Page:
At one time we had thought that if ever we were to visit Africa, some knowledge of Swahili would surely come in handy. Swahili is the lingua franca of the eastern portions of the continent, and that was where we expected to go. But where could we find an instructor? It is said that if one knows where to look, it is possible to find anything in New York. Nevertheless, we were none too optimistic about locating a professor of Swahili. Many people have a smattering of the language. Since the days of Theodore Roosevelt, Carl Akeley and Martin Johnson, it has been hard for anyone to keep from learning at least a few Swahili words. Everyone knows that bwana means—master or sir—and simba means— lion. Such words have almost become a part of the English language, and many a book about Africa is pock-marked with them.

What we needed was more than a mere vocabulary of Swahili words. We wanted someone who could coach us, if not in grammatical Kiswahili—as the language is properly known—at least in the so-called "Ki-Settler" version commonly used in Kenya by the white settlers in speaking to the natives. To our great surprise, upon our very first inquiry a school of languages in New York City promptly solved the problem as to a possible instructor. In short order we had an appointment and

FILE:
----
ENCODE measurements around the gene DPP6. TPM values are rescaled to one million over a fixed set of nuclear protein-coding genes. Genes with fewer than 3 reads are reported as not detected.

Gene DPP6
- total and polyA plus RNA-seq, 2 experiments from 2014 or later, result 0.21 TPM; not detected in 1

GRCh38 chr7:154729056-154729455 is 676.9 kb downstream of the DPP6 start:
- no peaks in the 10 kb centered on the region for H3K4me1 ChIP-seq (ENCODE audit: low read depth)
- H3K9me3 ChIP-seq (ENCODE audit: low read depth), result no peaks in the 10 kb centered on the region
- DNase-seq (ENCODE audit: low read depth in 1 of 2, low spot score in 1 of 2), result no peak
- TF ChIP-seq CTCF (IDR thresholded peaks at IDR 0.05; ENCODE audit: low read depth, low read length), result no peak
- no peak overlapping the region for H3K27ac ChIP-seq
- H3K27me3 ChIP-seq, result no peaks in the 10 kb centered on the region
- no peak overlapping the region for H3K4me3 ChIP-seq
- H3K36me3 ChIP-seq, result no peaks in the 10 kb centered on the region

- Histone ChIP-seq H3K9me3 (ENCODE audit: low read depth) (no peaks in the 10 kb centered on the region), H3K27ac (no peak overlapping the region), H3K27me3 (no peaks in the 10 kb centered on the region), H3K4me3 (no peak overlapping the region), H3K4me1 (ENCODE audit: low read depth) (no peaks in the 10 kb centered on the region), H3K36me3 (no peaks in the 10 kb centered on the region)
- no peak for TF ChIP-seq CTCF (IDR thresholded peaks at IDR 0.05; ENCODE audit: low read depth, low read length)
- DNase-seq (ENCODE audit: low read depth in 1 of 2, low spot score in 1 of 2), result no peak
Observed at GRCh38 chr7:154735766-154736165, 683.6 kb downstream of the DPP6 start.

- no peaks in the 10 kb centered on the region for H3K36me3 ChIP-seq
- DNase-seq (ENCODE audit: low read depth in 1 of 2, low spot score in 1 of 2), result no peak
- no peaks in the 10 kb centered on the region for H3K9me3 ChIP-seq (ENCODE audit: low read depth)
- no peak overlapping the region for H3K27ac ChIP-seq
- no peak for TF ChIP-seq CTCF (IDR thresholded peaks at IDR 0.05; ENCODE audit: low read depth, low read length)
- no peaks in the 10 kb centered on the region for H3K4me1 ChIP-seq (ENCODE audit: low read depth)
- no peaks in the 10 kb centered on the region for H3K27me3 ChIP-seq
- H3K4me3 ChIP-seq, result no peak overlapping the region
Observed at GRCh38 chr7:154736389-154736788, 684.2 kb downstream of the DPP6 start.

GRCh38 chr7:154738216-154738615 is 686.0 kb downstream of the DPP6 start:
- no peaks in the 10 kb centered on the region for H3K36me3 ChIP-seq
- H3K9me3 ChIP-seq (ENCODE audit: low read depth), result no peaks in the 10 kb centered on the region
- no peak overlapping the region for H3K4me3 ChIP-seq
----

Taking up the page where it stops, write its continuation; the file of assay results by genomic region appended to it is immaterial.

PASSPORT TO ADVENTURE our misgivings turned into curiosity as to who the

instructor in Swahili might be.

He might be a real East African—black, perhaps, and wearing a fez or turban. Or he might be a European-ized Arab, living possibly at International House, and studying for his doctorate at Columbia University. Or —and this seemed more likely—he might be a retired British officer who had spent much time in Kenya Colony or thereabout. To our surprise, he turned out to be an American business man.

During the war this gentleman, who had lived for a time in Zanzibar and had learned to speak Swahili, heard that the War Department needed some teachers of uncommon languages. He planned to co-operate by assembling a simple 600 word vocabulary as a starter before volunteering his services, and happened to mention this idea to an editor of United Press. The latter thought he could make a good news story of the incident, and he wrote it up for publication. He did so well with it that our instructor was deluged with letters from the Army, the Navy and the State Department—even before he had time to put a word of Swahili on paper. Since then, he had assembled a 2400 word vocabulary and a volume of useful phrases. We were his first students. He knew his subject, and though he never succeeded in making us masters of the language, we soon attained some understanding of it. The trouble lay in the fact that in New York there was so little opportunity to practice.